Wednesday, January 8, 2020

I Didn't Know. My Birth and Postpartum Journey

This was written at 7 weeks postpartum. 

I guess I didn’t realize that I was running straight into motherhood with a list of carved out expectations. Those expectations kind of subtly lived in the back of my mind, just waiting to broadcast themselves when the time arrived. Without consciously trying to, I built a portrait of what I thought birth and the newborn days were supposed to look like.

I didn’t know I’d be in prodromal labor for almost four days.

I didn’t know I’d need pitocin to start dilating.

I didn’t know the birthing tub wouldn’t be available on while I was at the hospital.

I didn’t know I’d experience entirely back labor.

I didn’t know I’d push for three hours and my son’s head would get stuck.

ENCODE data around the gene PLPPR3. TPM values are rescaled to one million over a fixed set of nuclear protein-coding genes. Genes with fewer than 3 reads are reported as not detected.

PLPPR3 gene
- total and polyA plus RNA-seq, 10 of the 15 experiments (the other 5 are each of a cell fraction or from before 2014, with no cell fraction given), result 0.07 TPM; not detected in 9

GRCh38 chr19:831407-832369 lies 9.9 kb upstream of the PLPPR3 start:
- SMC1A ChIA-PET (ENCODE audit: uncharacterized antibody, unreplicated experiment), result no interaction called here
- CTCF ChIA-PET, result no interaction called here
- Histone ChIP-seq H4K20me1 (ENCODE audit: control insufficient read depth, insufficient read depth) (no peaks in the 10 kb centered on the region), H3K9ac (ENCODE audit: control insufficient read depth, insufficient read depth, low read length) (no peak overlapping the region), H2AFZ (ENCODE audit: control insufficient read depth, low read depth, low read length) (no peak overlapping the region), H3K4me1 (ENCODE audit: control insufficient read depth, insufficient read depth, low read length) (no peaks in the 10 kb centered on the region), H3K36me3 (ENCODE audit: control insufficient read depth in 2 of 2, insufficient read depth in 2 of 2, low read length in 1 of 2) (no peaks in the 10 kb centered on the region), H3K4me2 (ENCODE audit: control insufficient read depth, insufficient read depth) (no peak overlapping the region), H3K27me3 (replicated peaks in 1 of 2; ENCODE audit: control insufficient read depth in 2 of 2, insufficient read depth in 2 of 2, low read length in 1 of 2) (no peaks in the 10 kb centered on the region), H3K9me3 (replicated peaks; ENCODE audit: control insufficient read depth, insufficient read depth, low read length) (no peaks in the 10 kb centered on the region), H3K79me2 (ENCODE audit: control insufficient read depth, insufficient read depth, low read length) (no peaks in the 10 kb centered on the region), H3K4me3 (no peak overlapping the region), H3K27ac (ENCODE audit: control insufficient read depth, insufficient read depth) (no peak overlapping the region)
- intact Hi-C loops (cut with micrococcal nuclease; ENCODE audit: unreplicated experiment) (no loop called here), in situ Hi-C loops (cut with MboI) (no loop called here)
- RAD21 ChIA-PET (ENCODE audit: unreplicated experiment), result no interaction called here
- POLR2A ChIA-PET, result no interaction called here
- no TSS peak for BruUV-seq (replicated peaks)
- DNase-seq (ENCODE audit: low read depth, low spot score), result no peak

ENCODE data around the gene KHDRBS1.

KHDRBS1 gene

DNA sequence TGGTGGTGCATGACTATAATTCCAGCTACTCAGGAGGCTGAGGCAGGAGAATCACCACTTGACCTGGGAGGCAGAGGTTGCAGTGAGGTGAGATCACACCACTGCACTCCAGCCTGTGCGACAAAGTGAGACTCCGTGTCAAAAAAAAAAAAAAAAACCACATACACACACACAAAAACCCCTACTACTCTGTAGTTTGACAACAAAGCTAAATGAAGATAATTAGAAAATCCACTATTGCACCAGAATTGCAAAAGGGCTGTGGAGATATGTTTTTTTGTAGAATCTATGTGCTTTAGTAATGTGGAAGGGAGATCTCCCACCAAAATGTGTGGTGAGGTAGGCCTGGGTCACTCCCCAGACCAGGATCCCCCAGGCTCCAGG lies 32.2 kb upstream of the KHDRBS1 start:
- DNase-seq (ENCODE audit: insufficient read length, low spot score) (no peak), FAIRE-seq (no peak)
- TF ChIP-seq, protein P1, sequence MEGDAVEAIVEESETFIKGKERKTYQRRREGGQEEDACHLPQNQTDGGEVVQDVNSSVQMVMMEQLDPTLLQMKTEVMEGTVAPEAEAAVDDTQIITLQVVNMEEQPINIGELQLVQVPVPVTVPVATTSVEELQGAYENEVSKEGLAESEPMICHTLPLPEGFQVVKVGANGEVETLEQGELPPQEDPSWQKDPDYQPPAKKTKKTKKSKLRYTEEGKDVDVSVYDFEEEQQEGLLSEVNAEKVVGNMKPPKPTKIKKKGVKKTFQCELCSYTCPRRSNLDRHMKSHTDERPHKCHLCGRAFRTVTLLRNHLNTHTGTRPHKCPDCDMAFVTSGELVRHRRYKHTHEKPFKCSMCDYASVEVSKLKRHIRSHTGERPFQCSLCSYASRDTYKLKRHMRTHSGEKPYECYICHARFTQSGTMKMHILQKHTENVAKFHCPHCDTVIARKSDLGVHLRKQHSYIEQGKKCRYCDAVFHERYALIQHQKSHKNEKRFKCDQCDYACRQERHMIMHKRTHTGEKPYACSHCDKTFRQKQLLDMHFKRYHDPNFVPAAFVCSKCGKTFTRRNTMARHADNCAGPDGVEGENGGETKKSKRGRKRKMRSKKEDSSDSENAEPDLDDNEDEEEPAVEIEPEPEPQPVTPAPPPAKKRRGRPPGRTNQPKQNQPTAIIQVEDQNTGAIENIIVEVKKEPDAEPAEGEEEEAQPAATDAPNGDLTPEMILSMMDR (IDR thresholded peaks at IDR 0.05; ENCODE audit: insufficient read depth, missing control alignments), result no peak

I didn’t know I’d be rushed into an emergency c section.

I didn’t know they’d have to do a double incision because of the position he was wedged in.

I didn’t know I wouldn’t get to hold him immediately after birth because he was having trouble breathing.

I didn’t know that everything would be fuzzy, hazy, and confusing in the first moments after birth.

I didn’t know I’d be so sleep deprived from the prolonged labor that I’d be hallucinating and not able to remember certain moments.

I didn’t know my baby boy would be separated from me as they examined and cared for him while I was wheeled to recovery all alone.

I didn’t know we wouldn’t have a golden hour and skin-to-skin right after birth.

I didn’t know I wouldn’t be able to get out of bed for 16 hours, making it very difficult to care for my new baby.